We're glad to see EE Times delving into the future of augmeted reality HUD, especially from a processing perspective, which is where it appears the sources for this article are based.
I want to respectfully suggest that not all solutions leading to a very wide FOV and appealing HUD lie with the chipmakers, however, although they play a central role in smoothing quickly rendered display of imagery used for navigation and ADAS HMI.
The company leading small form factor A/R HUD is MVS-California, in San Jose, California. Customers using that 3D, volumetric A/R HUD are beginning to expose their super wide FOV HMI plans to the world, through conferences and technical meetups. I notice none of those sources was quoted here, unfortunately, which is a shame because some of them are happy to let their researchers speak to the press.
Please go back to Strategy Analytics for additional information. They have recently updated a study on automotive display in which the state of augmented reality HUD is pretty thoroughly analyzed and its leaders identified.
It simply isn't possible to build a small in-dash A/R HUD by focusing exclusively, or even primarily, on better chips or SOCs, although those play a signficant supporting role. The optomechanic design leads, first and foremost. Projection and optomechanics are exquisitely archane fields in which chipmakers do not specialize.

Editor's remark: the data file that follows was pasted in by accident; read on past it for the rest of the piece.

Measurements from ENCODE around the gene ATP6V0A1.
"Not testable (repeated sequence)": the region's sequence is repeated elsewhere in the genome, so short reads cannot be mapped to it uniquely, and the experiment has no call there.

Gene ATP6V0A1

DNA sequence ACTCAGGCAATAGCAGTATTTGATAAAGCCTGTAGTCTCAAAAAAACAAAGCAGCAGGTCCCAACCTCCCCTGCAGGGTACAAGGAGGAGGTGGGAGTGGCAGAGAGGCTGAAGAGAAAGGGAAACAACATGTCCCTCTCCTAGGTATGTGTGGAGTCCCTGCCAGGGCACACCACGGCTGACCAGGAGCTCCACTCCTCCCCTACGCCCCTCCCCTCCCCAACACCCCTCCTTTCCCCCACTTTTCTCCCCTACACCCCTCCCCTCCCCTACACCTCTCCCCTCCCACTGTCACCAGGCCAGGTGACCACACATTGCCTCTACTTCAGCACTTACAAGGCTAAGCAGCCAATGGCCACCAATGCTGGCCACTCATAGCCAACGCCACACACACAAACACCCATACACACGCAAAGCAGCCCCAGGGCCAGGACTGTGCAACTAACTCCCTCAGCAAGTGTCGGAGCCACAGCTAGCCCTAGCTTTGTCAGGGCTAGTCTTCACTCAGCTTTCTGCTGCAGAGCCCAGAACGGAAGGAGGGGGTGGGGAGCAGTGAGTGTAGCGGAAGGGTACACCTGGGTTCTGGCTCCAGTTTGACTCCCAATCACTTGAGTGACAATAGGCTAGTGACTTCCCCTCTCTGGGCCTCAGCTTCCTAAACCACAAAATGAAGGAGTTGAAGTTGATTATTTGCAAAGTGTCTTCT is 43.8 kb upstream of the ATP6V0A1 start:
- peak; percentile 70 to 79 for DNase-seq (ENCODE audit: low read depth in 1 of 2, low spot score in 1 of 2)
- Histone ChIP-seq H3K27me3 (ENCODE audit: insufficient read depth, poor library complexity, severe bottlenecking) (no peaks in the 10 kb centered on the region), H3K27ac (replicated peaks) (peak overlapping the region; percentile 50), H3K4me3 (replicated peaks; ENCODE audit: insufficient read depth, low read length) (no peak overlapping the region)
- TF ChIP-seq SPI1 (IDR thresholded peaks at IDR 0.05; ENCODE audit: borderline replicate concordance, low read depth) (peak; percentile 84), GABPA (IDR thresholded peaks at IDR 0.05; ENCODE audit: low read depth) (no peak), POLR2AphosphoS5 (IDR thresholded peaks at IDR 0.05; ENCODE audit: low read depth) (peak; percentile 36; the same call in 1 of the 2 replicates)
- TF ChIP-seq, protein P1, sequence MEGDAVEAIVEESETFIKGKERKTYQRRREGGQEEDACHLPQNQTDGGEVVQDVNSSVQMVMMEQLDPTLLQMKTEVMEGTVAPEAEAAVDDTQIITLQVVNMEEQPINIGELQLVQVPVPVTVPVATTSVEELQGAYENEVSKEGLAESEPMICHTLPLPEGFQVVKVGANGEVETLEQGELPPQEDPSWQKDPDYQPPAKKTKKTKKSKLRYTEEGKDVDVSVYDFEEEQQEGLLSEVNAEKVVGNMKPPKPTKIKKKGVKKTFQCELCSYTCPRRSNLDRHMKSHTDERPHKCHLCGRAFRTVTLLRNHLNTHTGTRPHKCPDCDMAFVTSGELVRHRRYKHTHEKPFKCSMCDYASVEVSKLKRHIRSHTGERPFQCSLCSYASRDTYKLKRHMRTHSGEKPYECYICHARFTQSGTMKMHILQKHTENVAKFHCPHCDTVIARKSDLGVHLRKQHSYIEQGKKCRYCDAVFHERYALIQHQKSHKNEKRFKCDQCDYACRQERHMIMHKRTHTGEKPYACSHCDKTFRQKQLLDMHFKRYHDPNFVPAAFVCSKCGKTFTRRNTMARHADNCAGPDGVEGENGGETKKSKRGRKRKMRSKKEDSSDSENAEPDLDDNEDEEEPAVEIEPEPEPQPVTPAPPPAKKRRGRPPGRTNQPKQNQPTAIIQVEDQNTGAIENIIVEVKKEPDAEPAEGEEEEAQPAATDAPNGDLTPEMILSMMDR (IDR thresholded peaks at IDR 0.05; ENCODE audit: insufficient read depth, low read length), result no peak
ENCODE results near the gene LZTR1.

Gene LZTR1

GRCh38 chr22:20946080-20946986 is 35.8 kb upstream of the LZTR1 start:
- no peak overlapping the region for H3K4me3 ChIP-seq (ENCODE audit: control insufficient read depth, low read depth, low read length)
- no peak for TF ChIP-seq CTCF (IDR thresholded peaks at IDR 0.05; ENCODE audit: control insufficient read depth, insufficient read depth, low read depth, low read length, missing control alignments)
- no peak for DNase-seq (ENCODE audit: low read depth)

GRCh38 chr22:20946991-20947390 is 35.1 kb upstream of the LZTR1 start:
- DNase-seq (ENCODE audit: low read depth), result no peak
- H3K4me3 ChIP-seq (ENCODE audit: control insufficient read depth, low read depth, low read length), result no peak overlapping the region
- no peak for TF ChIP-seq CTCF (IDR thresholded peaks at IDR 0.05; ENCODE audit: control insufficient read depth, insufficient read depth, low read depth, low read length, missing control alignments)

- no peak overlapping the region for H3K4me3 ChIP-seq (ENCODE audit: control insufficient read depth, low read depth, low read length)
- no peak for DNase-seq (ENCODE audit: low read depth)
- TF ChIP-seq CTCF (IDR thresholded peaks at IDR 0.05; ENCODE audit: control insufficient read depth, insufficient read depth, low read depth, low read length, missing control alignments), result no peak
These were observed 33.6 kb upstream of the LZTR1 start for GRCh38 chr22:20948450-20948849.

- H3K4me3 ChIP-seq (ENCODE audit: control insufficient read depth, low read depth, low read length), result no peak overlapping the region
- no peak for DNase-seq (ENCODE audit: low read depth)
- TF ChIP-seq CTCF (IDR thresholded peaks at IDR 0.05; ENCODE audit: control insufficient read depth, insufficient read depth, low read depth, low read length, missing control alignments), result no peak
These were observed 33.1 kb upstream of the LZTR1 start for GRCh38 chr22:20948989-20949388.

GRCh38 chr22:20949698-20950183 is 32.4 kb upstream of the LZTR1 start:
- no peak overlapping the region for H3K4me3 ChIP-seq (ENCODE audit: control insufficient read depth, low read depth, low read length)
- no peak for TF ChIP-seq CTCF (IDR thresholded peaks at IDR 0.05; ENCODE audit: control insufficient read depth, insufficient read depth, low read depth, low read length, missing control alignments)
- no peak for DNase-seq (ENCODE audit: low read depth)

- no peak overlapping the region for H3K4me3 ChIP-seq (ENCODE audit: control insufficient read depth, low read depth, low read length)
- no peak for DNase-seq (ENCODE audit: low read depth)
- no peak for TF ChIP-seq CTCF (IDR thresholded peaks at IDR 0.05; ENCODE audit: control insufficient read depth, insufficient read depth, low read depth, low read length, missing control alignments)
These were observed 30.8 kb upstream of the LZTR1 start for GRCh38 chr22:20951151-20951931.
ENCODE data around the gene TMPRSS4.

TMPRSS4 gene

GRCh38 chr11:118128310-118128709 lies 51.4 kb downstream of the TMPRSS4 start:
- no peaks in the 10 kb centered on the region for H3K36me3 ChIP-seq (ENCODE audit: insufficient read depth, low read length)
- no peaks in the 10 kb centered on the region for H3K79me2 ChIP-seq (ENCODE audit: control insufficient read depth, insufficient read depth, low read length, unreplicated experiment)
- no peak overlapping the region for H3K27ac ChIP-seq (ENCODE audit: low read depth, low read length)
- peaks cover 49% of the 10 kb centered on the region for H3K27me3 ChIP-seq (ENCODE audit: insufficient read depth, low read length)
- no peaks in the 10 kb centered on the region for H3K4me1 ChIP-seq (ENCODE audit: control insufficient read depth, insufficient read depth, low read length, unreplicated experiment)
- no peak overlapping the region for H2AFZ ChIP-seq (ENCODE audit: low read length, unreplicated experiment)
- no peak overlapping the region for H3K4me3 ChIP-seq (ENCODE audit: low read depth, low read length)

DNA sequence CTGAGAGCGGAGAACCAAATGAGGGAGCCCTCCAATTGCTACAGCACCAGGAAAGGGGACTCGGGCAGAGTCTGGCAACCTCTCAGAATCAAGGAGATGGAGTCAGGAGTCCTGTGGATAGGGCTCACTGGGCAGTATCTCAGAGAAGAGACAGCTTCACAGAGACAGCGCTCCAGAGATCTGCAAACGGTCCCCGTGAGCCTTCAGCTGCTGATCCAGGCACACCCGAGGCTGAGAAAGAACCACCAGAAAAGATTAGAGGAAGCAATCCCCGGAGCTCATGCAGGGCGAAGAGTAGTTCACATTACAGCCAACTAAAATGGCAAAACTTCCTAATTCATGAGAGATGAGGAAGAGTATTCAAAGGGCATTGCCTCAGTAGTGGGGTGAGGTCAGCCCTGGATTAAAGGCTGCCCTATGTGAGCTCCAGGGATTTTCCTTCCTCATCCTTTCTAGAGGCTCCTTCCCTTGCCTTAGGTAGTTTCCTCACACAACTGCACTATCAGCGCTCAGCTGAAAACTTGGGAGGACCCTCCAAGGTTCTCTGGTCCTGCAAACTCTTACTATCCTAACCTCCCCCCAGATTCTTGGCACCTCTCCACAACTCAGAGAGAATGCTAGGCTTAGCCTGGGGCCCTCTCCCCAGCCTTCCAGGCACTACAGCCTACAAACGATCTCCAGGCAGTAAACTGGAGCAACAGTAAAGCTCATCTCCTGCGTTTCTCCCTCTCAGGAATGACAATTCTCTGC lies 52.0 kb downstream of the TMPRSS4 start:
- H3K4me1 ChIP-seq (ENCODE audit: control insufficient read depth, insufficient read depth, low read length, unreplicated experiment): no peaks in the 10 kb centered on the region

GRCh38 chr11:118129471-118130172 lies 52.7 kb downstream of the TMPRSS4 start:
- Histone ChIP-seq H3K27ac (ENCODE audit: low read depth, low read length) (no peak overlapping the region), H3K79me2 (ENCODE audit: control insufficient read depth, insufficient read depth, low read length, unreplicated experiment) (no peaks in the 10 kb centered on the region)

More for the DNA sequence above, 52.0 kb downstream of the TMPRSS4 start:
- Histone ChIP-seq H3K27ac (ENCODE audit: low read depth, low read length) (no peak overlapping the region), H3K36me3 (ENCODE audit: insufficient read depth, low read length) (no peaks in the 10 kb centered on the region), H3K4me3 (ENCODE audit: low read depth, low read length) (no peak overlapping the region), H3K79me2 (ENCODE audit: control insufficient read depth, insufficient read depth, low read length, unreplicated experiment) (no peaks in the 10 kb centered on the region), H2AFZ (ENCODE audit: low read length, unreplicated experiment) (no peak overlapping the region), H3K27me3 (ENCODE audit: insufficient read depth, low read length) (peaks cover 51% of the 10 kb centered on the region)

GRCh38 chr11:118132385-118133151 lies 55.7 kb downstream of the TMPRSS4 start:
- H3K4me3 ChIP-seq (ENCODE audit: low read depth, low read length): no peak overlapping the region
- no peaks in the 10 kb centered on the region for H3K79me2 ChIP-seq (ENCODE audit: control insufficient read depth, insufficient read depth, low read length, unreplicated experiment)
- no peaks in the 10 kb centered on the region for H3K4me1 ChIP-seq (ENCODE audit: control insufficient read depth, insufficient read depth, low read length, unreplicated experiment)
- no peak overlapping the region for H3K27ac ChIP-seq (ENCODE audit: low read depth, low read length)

NVIDIA and TI have every reason to be bullish on the future of large-scale, crisply defined Head Up Display. But the designs that will actually fit into a car, and those whose components will make such a design feasible, and affordable for average drivers, will come from specialist HUD design teams, not from chip makers whose business is spread across many competing display types. These entities have to work together, with chip makers following the lead of the HUD design teams.
Leaving distraction to driver aside, there are still tremedous challenges to projecting information on the windshield. The most obvious one will be how the information on the windshield being shown under bright sunlight. To overpower the brightness from the Sun is definitely not easy.